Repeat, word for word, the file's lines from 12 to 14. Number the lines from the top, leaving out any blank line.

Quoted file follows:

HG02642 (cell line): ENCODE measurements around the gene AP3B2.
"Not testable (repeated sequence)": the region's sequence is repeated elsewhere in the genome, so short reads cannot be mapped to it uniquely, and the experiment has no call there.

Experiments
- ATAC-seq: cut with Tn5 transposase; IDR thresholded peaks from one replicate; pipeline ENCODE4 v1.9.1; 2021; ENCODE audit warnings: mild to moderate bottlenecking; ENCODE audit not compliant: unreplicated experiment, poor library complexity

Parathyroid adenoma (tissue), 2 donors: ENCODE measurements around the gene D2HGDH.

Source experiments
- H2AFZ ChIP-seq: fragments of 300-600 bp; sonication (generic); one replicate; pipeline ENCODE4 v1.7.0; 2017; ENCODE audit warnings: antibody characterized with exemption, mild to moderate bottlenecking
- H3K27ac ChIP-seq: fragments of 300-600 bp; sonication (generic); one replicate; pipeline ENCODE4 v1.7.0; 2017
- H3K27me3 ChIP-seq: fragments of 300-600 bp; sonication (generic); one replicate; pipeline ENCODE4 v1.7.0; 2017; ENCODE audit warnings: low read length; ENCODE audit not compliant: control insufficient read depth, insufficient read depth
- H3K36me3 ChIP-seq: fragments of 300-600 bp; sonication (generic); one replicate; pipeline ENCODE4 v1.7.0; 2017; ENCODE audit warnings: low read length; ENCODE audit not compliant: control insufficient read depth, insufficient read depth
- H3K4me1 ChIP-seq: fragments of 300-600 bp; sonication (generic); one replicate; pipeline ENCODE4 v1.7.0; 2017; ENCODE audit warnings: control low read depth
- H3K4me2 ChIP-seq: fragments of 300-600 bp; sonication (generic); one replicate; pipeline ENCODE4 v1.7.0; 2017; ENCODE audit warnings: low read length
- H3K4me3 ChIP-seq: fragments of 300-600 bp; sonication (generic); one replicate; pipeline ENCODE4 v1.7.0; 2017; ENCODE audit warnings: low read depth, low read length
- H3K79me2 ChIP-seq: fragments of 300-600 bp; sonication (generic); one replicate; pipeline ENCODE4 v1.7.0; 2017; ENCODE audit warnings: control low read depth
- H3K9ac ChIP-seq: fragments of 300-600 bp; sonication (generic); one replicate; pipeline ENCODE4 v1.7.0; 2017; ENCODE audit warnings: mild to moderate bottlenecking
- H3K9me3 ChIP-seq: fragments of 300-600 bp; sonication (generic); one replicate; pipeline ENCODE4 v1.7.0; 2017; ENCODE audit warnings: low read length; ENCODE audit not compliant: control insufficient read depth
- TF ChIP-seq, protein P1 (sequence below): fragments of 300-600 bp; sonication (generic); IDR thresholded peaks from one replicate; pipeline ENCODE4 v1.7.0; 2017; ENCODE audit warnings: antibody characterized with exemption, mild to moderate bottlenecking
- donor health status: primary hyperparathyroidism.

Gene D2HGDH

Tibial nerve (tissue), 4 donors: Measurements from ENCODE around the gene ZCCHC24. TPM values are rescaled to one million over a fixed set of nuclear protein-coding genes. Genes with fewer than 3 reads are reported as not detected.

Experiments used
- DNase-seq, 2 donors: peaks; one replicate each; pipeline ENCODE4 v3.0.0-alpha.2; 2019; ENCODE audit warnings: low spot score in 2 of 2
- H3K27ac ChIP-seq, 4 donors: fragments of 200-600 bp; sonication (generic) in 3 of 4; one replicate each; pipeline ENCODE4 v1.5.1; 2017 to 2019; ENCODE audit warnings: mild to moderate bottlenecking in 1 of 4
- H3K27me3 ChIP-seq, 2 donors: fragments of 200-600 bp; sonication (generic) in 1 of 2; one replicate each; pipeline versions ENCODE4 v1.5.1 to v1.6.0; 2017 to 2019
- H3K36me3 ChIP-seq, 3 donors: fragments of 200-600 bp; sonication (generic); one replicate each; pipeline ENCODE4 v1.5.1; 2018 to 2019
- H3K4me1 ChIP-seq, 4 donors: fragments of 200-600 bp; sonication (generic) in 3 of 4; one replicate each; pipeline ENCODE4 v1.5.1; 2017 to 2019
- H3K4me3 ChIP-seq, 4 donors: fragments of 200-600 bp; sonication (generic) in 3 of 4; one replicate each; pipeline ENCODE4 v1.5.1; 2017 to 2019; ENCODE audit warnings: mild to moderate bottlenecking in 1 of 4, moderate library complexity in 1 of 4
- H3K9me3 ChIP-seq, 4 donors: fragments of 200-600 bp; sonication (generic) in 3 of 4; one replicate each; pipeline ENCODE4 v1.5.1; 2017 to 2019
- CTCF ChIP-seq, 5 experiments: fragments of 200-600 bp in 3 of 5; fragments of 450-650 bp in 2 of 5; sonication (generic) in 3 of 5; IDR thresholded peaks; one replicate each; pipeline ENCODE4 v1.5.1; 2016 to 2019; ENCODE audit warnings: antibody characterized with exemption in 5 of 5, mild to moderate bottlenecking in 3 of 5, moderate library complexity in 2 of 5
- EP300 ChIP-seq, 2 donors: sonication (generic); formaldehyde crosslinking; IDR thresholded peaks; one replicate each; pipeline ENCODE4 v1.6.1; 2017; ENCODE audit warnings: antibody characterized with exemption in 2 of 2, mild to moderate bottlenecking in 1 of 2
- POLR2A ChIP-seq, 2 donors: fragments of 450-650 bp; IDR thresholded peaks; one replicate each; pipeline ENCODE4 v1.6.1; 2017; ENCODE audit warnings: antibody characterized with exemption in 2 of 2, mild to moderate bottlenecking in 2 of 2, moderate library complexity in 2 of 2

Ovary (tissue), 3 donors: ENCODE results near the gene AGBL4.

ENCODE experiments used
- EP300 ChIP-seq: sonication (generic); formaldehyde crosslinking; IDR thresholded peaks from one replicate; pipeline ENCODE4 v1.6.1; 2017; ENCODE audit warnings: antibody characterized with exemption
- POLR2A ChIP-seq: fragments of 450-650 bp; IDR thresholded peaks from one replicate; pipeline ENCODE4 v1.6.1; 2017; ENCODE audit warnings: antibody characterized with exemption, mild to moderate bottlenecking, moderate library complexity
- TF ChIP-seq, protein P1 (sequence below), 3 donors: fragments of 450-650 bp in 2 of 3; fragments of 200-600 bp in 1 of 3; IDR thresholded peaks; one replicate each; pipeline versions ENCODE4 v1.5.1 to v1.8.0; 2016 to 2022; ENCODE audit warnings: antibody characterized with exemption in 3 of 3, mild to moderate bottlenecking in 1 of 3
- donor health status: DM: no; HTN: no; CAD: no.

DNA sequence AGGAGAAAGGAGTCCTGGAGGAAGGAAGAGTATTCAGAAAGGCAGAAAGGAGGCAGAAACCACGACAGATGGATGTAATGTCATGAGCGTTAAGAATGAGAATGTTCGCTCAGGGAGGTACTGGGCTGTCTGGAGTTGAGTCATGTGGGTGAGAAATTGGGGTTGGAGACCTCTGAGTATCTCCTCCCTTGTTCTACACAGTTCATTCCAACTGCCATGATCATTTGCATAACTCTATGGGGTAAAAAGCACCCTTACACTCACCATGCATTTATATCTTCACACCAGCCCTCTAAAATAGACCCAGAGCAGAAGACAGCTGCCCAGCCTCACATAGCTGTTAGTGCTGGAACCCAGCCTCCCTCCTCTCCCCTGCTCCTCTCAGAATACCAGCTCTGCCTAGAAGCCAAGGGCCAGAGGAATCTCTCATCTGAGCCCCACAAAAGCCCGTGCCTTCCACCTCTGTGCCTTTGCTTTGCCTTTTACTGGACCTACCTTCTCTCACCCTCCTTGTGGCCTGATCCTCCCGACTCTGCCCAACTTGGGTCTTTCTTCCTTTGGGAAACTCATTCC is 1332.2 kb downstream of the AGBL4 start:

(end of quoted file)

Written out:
- H3K4me2 ChIP-seq: fragments of 300-600 bp; sonication (generic); one replicate; pipeline ENCODE4 v1.7.0; 2017; ENCODE audit warnings: low read length
- H3K4me3 ChIP-seq: fragments of 300-600 bp; sonication (generic); one replicate; pipeline ENCODE4 v1.7.0; 2017; ENCODE audit warnings: low read depth, low read length
- H3K79me2 ChIP-seq: fragments of 300-600 bp; sonication (generic); one replicate; pipeline ENCODE4 v1.7.0; 2017; ENCODE audit warnings: control low read depth